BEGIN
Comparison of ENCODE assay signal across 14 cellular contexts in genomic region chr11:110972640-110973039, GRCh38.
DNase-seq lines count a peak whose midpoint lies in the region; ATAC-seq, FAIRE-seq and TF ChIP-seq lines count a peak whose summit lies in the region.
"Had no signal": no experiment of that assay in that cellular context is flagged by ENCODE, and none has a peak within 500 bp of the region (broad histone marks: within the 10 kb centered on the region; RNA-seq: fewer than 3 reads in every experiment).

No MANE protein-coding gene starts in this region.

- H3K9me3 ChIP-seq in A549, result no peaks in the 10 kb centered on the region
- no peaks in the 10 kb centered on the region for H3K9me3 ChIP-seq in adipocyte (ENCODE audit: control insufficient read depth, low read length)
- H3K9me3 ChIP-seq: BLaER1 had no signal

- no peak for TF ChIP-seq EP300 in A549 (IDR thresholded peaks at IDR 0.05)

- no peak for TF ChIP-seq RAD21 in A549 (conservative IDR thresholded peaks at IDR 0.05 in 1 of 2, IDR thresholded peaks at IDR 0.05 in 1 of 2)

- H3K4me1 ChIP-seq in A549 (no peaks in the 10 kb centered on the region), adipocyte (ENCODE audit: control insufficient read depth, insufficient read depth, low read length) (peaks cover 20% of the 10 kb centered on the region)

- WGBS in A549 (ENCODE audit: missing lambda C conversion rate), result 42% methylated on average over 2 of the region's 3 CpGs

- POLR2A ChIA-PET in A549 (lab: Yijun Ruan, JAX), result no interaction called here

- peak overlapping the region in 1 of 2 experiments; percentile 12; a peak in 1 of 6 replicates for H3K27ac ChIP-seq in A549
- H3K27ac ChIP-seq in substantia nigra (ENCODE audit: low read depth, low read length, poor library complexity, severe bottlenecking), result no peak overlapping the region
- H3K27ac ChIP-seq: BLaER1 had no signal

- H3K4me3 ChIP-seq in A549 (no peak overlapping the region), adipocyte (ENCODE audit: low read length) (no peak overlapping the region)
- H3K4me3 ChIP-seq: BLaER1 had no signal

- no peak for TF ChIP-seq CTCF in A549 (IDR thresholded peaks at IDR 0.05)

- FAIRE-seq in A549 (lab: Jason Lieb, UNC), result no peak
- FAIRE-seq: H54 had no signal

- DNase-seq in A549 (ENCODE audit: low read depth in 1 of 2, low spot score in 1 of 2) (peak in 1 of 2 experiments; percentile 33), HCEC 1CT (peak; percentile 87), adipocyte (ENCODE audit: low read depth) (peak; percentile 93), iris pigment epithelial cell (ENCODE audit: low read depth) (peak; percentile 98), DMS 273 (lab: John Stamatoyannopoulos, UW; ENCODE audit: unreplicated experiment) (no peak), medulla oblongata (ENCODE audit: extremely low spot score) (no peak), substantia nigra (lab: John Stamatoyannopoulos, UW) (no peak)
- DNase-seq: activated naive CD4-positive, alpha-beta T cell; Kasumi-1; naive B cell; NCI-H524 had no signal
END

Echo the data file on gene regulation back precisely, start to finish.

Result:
Comparison of ENCODE assay signal across 14 cellular contexts in genomic region chr11:110972640-110973039, GRCh38.
DNase-seq lines count a peak whose midpoint lies in the region; ATAC-seq, FAIRE-seq and TF ChIP-seq lines count a peak whose summit lies in the region.
"Had no signal": no experiment of that assay in that cellular context is flagged by ENCODE, and none has a peak within 500 bp of the region (broad histone marks: within the 10 kb centered on the region; RNA-seq: fewer than 3 reads in every experiment).

No MANE protein-coding gene starts in this region.

- H3K9me3 ChIP-seq in A549, result no peaks in the 10 kb centered on the region
- no peaks in the 10 kb centered on the region for H3K9me3 ChIP-seq in adipocyte (ENCODE audit: control insufficient read depth, low read length)
- H3K9me3 ChIP-seq: BLaER1 had no signal

- no peak for TF ChIP-seq EP300 in A549 (IDR thresholded peaks at IDR 0.05)

- no peak for TF ChIP-seq RAD21 in A549 (conservative IDR thresholded peaks at IDR 0.05 in 1 of 2, IDR thresholded peaks at IDR 0.05 in 1 of 2)

- H3K4me1 ChIP-seq in A549 (no peaks in the 10 kb centered on the region), adipocyte (ENCODE audit: control insufficient read depth, insufficient read depth, low read length) (peaks cover 20% of the 10 kb centered on the region)

- WGBS in A549 (ENCODE audit: missing lambda C conversion rate), result 42% methylated on average over 2 of the region's 3 CpGs

- POLR2A ChIA-PET in A549 (lab: Yijun Ruan, JAX), result no interaction called here

- peak overlapping the region in 1 of 2 experiments; percentile 12; a peak in 1 of 6 replicates for H3K27ac ChIP-seq in A549
- H3K27ac ChIP-seq in substantia nigra (ENCODE audit: low read depth, low read length, poor library complexity, severe bottlenecking), result no peak overlapping the region
- H3K27ac ChIP-seq: BLaER1 had no signal

- H3K4me3 ChIP-seq in A549 (no peak overlapping the region), adipocyte (ENCODE audit: low read length) (no peak overlapping the region)
- H3K4me3 ChIP-seq: BLaER1 had no signal

- no peak for TF ChIP-seq CTCF in A549 (IDR thresholded peaks at IDR 0.05)

- FAIRE-seq in A549 (lab: Jason Lieb, UNC), result no peak
- FAIRE-seq: H54 had no signal

- DNase-seq in A549 (ENCODE audit: low read depth in 1 of 2, low spot score in 1 of 2) (peak in 1 of 2 experiments; percentile 33), HCEC 1CT (peak; percentile 87), adipocyte (ENCODE audit: low read depth) (peak; percentile 93), iris pigment epithelial cell (ENCODE audit: low read depth) (peak; percentile 98), DMS 273 (lab: John Stamatoyannopoulos, UW; ENCODE audit: unreplicated experiment) (no peak), medulla oblongata (ENCODE audit: extremely low spot score) (no peak), substantia nigra (lab: John Stamatoyannopoulos, UW) (no peak)
- DNase-seq: activated naive CD4-positive, alpha-beta T cell; Kasumi-1; naive B cell; NCI-H524 had no signal